As a youth soccer coach, I’m responsible for running practices weekly with my young players. I coach both in the fall and spring, but we often run into a few days when the temperature is warmer than I’d like. Here is how I handle outdoor practice for my pee wee soccer players on a hot day.
Dress for the Weather
Make sure the parents dress their kids appropriately for the temperature. Hot, heavy clothing only makes high outdoor temperatures worse when you’re running around the soccer field. Remind the parents to apply sunscreen before practice. A hat can also help keep the kids cool.
Water, Water, Water
I can’t emphasize enough how crucial it is for your pee wee soccer players to drink enough water during a hot practice. I remind my parents to bring water bottles to every practice and game. When the weather is very hot, I bring a large jug of ice water and some plastic cups to practice. If any child forgets water, I have a backup. It’s also great for refilling water bottles if anyone runs out.
Take frequent breaks in the heat. I have my soccer players stop for a drink break after every drill when it’s hot. My drills usually only last 5 to 10 minutes so they get lots of water. Never deny your players a water break, even in the middle of a drill. Let them know if they need a drink they should go get one.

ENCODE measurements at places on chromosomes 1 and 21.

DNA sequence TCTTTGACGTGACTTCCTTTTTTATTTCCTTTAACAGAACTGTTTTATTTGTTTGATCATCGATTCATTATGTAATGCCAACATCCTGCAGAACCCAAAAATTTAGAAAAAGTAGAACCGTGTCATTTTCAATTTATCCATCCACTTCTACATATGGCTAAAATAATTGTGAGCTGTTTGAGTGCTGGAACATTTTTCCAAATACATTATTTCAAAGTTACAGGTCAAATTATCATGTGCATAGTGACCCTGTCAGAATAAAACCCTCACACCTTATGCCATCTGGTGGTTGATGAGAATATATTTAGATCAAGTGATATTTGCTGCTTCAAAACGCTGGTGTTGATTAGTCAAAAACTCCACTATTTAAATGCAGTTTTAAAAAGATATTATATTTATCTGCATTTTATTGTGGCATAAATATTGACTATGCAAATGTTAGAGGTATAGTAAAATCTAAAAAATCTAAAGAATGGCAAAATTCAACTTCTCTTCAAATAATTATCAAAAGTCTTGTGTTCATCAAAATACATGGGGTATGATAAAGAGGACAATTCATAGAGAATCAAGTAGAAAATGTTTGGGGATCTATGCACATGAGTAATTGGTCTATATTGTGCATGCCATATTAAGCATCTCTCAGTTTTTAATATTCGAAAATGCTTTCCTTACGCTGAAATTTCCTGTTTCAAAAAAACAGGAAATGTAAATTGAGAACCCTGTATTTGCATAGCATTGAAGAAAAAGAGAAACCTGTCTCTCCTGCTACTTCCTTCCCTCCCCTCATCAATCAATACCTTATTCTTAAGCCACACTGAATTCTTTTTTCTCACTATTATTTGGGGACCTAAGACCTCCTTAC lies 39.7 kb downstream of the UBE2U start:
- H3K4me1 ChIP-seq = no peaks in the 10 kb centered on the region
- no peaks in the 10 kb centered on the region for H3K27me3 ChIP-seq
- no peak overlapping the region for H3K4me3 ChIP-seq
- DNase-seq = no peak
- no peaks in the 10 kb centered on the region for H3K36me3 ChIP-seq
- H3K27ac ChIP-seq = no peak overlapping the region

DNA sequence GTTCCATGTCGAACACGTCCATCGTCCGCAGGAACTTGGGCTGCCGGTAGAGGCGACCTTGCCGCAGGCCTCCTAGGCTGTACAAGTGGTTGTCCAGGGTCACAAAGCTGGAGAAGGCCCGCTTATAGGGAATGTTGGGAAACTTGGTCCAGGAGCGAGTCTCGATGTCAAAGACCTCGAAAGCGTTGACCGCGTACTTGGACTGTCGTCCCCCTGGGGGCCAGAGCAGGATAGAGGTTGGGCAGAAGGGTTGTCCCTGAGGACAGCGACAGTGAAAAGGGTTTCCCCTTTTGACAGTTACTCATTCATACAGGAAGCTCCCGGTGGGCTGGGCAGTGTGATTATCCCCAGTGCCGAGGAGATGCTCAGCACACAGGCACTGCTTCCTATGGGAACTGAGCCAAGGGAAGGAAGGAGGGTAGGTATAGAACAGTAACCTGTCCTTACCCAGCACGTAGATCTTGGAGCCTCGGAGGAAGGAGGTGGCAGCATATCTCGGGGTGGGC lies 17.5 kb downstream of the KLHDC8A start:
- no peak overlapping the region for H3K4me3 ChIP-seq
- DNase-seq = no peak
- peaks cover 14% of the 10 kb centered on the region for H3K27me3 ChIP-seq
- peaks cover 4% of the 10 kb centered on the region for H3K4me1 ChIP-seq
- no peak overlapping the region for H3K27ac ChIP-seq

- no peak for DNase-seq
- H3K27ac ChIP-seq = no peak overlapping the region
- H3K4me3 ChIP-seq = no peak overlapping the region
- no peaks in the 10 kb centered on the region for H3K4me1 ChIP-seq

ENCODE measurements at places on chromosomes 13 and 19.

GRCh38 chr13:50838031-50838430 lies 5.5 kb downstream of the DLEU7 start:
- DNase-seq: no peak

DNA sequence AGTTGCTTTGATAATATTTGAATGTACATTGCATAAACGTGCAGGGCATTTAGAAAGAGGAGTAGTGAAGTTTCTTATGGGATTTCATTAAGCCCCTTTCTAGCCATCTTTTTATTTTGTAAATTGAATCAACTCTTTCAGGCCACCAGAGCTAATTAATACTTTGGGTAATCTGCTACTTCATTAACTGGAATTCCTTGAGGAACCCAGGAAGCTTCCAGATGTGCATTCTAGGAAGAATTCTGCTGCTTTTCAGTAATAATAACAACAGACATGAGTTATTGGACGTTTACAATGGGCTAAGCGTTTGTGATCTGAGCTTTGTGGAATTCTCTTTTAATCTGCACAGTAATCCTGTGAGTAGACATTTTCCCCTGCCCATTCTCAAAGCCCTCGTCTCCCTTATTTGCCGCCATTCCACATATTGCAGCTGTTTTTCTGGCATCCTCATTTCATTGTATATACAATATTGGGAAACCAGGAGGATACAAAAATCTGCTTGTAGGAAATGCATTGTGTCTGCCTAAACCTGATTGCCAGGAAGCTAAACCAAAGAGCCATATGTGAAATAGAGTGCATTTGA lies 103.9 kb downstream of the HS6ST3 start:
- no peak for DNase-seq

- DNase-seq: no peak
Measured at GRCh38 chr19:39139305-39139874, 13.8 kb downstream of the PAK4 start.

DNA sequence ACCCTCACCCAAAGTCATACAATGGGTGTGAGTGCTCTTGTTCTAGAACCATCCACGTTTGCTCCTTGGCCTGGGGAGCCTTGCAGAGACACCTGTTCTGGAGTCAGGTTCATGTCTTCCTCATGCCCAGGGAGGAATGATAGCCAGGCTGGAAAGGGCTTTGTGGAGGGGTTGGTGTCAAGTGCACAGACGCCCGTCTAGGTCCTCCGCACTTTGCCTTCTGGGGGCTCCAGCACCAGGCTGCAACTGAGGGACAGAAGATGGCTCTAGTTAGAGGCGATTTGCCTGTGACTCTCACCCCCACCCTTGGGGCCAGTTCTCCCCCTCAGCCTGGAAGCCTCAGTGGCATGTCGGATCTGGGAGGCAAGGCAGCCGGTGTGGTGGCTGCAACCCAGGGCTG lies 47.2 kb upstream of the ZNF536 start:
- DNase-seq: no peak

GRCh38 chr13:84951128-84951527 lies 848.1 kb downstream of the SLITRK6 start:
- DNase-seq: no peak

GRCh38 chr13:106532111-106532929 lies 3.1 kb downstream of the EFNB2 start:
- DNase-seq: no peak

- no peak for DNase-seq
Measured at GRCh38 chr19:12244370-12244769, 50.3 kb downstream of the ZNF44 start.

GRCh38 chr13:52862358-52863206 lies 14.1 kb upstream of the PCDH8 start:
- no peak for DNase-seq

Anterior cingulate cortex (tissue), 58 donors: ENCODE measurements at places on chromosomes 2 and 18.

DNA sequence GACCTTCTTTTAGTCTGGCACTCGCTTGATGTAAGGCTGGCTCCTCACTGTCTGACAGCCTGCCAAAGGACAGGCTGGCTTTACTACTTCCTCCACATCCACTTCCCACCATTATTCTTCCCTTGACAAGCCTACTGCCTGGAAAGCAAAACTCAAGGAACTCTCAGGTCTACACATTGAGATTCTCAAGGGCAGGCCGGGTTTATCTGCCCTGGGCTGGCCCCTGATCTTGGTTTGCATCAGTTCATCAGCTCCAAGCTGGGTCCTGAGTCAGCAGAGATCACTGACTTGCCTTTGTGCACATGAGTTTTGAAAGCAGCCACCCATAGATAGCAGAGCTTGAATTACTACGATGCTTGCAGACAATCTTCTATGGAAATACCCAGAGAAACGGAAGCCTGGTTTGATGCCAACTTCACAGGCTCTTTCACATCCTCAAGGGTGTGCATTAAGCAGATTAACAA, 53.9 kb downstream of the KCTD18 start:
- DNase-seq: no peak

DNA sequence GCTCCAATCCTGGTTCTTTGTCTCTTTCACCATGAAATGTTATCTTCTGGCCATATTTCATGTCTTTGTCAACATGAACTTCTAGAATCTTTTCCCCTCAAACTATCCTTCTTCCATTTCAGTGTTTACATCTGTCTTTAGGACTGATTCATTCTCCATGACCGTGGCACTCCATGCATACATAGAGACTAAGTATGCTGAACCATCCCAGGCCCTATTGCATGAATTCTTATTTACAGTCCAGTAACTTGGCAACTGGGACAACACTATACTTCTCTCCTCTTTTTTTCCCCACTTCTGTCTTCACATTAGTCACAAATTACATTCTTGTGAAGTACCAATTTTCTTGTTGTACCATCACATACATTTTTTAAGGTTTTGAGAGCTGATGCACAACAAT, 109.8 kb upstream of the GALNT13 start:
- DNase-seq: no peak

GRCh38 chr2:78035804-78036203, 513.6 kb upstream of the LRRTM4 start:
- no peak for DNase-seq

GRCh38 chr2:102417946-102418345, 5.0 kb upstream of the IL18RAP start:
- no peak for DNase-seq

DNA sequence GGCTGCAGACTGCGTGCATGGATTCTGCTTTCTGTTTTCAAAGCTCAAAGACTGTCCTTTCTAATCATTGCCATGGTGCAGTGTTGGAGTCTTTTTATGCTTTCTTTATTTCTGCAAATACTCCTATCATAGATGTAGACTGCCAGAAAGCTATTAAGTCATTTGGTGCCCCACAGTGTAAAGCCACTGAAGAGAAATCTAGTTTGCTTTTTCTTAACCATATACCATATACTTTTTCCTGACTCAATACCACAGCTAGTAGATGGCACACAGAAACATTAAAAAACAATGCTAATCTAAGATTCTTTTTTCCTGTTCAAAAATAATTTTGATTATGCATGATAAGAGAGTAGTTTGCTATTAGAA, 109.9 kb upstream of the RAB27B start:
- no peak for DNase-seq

The beginning of my last fall season was extremely hot. For the first several practices and games, I encouraged my players to bring a cold, wet washcloth in a plastic baggie. I brought a cooler with ice to the practices and games. We stored the washcloths in the cooler. When the kids felt hot, they grabbed their washcloths and wiped down their faces.
In hot temperatures, you might need to dial back your practice. Going hardcore may cause the players to overheat. Choose lower intensity drills. Take more breaks than usual — in the shade if possible. You may even need to cut practice short. If possible, schedule early morning or late evening practices when the heat isn’t as intense.
Watch for Signs
I always tell my parents they know their kids better than I do. If they notice their child is acting strangely in the heat, I want them to tell me right away. I also watch for signs of heat problems. If anything seems off about a player, get her to a cool place with plenty of liquid immediately. Possible signs of a problem include:
- headache, nausea or vomiting
- clammy skin
- increased sweating and eventually no sweating if heatstroke occurs
- increased breathing rate or heart rate
Don’t let players go from a minor heat problem to a severe heat stroke. As the coach, it is ultimately your responsibility to conduct safe practices for the youth soccer players.